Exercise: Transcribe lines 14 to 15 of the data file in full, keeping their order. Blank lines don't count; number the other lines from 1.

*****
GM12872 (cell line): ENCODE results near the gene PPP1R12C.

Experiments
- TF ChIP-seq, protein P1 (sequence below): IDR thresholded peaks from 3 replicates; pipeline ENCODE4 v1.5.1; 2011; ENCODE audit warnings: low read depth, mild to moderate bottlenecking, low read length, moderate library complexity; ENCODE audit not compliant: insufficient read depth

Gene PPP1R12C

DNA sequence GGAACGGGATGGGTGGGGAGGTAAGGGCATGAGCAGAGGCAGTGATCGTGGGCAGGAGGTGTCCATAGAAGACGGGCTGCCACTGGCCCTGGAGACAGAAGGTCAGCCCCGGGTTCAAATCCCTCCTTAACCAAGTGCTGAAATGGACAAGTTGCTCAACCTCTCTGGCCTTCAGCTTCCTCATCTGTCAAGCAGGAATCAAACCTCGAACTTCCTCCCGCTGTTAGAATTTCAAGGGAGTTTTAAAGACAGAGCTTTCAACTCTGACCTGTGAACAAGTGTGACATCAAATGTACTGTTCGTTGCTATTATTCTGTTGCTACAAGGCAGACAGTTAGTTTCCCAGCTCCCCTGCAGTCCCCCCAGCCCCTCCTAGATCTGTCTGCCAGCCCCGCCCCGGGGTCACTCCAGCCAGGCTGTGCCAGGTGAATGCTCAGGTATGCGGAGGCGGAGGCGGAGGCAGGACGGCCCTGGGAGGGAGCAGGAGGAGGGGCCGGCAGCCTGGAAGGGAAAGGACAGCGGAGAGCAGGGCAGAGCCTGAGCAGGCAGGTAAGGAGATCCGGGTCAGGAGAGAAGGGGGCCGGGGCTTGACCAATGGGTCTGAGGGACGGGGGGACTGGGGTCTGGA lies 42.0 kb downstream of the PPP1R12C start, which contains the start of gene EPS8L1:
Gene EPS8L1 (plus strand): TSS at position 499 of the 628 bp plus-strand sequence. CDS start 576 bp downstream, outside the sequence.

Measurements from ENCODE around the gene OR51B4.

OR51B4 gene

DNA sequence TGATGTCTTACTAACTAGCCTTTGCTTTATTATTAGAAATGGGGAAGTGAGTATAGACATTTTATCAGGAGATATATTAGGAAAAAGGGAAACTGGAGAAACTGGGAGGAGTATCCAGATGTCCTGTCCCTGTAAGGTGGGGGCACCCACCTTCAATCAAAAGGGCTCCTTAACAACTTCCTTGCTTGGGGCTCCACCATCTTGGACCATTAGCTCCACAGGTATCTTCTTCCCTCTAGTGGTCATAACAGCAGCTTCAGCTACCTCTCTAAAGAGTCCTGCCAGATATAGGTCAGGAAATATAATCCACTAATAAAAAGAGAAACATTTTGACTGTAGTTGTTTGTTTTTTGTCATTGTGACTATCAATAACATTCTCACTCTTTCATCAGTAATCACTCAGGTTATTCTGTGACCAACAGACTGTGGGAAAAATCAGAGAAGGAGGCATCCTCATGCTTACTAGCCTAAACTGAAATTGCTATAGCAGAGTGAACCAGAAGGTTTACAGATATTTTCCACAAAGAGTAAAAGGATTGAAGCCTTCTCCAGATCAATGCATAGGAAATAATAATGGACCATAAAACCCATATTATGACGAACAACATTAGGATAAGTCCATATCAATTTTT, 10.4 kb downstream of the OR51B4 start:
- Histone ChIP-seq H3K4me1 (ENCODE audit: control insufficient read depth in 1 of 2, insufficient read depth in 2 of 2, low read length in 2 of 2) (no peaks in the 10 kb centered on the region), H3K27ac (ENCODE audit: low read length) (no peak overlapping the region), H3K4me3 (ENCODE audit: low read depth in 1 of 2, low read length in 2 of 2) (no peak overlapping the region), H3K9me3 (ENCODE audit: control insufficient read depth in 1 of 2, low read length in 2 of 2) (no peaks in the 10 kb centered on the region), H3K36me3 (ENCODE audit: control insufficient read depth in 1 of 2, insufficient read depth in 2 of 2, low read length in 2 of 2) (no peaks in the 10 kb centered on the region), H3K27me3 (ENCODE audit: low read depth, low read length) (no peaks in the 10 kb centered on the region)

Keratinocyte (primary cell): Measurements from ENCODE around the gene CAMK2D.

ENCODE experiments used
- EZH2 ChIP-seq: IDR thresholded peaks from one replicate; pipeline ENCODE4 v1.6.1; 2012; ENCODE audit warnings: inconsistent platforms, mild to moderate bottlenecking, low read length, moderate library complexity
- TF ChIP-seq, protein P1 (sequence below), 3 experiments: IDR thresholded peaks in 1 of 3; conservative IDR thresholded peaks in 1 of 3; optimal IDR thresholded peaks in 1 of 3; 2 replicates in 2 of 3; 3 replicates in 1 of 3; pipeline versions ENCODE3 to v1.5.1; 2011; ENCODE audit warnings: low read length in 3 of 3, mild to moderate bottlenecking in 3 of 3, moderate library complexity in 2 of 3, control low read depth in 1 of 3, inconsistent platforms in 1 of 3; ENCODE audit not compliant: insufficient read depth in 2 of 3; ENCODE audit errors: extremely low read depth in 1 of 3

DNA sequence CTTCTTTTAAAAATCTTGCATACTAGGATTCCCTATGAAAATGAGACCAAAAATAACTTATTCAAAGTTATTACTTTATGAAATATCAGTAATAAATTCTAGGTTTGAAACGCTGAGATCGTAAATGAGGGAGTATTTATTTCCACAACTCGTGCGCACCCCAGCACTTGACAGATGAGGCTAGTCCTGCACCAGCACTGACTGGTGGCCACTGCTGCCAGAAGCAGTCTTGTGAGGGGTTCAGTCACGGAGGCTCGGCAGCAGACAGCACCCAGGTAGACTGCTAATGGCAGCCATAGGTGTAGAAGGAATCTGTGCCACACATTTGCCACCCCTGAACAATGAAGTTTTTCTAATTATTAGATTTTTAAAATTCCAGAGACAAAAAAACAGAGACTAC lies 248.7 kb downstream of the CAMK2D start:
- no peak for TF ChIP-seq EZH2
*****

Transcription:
- TF ChIP-seq, protein P1 (sequence below), 3 experiments: IDR thresholded peaks in 1 of 3; conservative IDR thresholded peaks in 1 of 3; optimal IDR thresholded peaks in 1 of 3; 2 replicates in 2 of 3; 3 replicates in 1 of 3; pipeline versions ENCODE3 to v1.5.1; 2011; ENCODE audit warnings: low read length in 3 of 3, mild to moderate bottlenecking in 3 of 3, moderate library complexity in 2 of 3, control low read depth in 1 of 3, inconsistent platforms in 1 of 3; ENCODE audit not compliant: insufficient read depth in 2 of 3; ENCODE audit errors: extremely low read depth in 1 of 3

DNA sequence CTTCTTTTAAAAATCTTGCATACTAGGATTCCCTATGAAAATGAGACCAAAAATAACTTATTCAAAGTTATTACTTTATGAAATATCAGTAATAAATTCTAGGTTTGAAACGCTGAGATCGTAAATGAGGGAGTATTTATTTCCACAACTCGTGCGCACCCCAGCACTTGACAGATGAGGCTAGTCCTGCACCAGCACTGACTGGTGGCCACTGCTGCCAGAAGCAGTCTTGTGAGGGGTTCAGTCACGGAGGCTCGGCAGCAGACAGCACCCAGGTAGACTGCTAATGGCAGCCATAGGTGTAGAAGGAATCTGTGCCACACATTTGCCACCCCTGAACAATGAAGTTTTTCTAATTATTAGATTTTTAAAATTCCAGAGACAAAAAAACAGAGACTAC lies 248.7 kb downstream of the CAMK2D start: